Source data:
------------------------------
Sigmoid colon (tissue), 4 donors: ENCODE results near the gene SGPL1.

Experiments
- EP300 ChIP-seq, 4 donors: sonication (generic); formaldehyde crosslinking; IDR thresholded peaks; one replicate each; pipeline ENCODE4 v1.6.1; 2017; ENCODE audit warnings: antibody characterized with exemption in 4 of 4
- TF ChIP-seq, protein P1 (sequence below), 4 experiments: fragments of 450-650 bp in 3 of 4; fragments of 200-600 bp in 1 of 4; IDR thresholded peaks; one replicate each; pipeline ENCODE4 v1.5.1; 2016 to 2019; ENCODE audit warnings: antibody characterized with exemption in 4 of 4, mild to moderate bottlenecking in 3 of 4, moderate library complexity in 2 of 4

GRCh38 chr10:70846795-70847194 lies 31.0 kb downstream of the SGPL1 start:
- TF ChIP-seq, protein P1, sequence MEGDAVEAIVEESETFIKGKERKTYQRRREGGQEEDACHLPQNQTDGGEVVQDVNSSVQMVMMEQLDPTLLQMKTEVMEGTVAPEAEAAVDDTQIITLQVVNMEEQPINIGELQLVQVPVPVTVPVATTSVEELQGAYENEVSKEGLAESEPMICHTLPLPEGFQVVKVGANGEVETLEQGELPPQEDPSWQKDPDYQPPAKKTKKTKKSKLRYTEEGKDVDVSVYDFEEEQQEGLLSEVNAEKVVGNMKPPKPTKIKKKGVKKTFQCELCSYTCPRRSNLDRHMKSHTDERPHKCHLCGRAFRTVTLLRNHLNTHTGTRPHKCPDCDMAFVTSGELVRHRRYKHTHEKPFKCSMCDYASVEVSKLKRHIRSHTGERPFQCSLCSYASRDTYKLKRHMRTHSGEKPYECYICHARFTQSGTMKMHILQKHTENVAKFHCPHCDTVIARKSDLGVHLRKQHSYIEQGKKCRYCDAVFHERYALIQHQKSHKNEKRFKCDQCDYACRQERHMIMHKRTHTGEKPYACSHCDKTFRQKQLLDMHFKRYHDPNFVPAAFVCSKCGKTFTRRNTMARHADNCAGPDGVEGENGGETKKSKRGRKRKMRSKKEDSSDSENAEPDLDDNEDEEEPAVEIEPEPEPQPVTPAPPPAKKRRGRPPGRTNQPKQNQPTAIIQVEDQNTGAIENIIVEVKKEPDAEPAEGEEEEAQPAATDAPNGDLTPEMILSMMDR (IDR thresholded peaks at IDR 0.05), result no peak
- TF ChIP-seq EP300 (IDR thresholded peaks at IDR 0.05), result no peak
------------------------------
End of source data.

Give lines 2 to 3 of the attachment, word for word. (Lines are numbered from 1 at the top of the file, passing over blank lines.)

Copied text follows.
Experiments
- EP300 ChIP-seq, 4 donors: sonication (generic); formaldehyde crosslinking; IDR thresholded peaks; one replicate each; pipeline ENCODE4 v1.6.1; 2017; ENCODE audit warnings: antibody characterized with exemption in 4 of 4